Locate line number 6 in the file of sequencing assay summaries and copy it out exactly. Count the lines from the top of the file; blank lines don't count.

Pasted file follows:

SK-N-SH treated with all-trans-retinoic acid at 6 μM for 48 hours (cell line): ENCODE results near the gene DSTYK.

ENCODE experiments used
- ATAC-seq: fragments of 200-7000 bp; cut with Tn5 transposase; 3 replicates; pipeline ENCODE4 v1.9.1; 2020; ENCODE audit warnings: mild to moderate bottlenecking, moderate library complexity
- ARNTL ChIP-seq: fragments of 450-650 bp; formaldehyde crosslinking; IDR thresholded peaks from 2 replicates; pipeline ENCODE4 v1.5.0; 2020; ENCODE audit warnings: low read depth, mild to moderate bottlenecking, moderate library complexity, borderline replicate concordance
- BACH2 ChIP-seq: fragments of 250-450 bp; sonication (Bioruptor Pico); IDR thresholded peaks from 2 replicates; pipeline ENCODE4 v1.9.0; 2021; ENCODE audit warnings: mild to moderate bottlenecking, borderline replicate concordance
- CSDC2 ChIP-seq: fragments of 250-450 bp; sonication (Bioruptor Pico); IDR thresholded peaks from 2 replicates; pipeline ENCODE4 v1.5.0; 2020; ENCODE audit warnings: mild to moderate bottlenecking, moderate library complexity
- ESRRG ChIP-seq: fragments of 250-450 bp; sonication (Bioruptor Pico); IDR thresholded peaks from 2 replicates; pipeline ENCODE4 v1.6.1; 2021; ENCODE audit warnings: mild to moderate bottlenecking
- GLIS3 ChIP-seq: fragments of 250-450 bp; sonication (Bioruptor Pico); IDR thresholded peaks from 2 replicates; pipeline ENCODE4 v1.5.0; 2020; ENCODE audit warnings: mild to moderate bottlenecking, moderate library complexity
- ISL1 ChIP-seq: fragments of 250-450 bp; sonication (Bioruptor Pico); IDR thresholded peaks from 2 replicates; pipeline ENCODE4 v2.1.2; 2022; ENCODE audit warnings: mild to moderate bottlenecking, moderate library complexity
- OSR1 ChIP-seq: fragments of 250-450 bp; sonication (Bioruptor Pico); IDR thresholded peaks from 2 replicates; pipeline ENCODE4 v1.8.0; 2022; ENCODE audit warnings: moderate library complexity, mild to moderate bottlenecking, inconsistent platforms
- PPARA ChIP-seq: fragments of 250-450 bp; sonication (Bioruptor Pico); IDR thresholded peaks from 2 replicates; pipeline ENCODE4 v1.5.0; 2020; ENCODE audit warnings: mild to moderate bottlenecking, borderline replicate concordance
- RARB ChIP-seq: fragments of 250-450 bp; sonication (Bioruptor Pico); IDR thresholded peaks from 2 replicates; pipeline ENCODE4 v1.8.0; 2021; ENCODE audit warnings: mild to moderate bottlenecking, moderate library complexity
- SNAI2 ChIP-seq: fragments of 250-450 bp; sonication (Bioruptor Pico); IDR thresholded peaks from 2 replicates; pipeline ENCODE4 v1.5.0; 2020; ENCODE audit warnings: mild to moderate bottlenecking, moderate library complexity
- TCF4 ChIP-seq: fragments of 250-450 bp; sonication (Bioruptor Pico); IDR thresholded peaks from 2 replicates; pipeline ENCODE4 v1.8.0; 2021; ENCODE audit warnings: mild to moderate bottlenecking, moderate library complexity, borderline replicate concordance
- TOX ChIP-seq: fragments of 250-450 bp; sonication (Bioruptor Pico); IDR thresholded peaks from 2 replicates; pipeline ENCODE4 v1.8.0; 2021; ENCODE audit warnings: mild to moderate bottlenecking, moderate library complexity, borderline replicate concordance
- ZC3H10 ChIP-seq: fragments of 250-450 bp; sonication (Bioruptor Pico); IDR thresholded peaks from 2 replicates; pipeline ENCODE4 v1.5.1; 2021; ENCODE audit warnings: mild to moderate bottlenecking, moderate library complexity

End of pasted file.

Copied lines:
- CSDC2 ChIP-seq: fragments of 250-450 bp; sonication (Bioruptor Pico); IDR thresholded peaks from 2 replicates; pipeline ENCODE4 v1.5.0; 2020; ENCODE audit warnings: mild to moderate bottlenecking, moderate library complexity